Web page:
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Keith Johnson, Deseret Morning News
Richard Dutcher is already bracing himself for a backlash over "Falling," which opens today.

Local filmmaker Richard Dutcher has never been one who plays it safe.

For example, he could have followed up his 2000 hit "God's Army" with a hasty, "feel-good" sequel. But when he finally did make a sequel — 2005's "States of Grace" — it was considerably edgier than the earlier, faith-promoting work.

But Dutcher insists that "States of Grace" was a natural progression in his filmmaking and storytelling.

"I really don't know why anyone would have expected anything other than that from me," he said from his Main Street Movie Company offices in Provo.

The film even sparked a few protests when the film was released in California, though much of that furor was generated by conservative Christian groups, not LDS audiences.

As divisive as "State of Grace" was, its controversies may pale in comparison to what is expected for his latest, "Falling," which opened today.

It's a drama/thriller about a free-lance news videographer and lapsed LDS Church member, Eric Boyle (played by Dutcher himself), who begins questioning his faith after a series of personal and professional crises.

The R-rated "Falling" is also Dutcher's "favorite" of the eight, feature-length films he's directed.

The obvious conclusion is that the film mirrors Dutcher's own personal and professional crises. He gained notoriety for his much-discussed, recent public writings about his decision to leave The Church of Jesus Christ of Latter-day Saints.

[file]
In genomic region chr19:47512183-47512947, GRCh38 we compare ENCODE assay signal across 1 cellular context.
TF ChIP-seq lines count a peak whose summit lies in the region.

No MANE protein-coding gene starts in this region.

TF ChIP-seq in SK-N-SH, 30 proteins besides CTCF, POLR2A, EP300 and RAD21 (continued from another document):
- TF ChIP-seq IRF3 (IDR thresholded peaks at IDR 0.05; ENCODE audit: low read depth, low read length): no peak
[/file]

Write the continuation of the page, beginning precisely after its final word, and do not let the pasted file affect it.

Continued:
He's also been very outspoken on other faith-related subjects — and has shown some disgust about being credited as the so-called "godfather of modern LDS cinema." (Dutcher has said he is "leaving Mormon filmmaking to the Mormons.")

But "Falling" was actually written around the same time as the first "God's Army," and he says that the story and script haven't changed much since then. And "Falling" even uses some footage that was shot for "God's Army," as flashbacks.

As different as the two films are, "both of them came from the same mind," Dutcher said, likening himself to singer Willie Nelson, who has performed songs about drinking and substance abuse as well as ones that discuss his faith in God.

"Human beings are a lot more complex than we're given credit for being," he said.

However, Dutcher is bracing himself for a "Falling" backlash. A screening during this summer's Sunstone Symposium did go well, in spite of "one guy who threatened my wife," he said.

In fact, "there were only four walkouts" Dutcher noted, joking that was "double my usual number."

Still, he is realistic about the film's chances of success, saying he does not anticipate "Falling" will be a big hit. (After all, in his words, it is an "intensely personal" film.) So, he's booked it into one local theater, the Megaplex 12 at the Gateway.

"It could wind up playing there for a week, or maybe it will be there for two months. Either way, I'm already pleased with it," he said.

Dutcher wants the movie to play the art-house, independent-film circuit. He plans to open it in New York, Los Angeles, Chicago and other major metropolitan areas in the next couple of months.

He also submitted "Falling" to the 2008 Sundance Film Festival, but the movie was rejected by programmers. Ironically, he's now opening the film opposite the festival.

"If we had gotten into Sundance, I could have had my two screenings there. But now my film will be playing seven times a day while the festival is going on. So take that!" he said, laughing.

Dutcher has also finished shooting on his next project — the supernatural horror film "Evil Angel," which stars Ving Rhames.

He said it is "much more commercial" than any of his previous films and expects that it will have a wider release than "Falling."

Once post-production work and editing is finished on the film, Dutcher plans to shop it around to studios, "or I'll just release it myself," he said.

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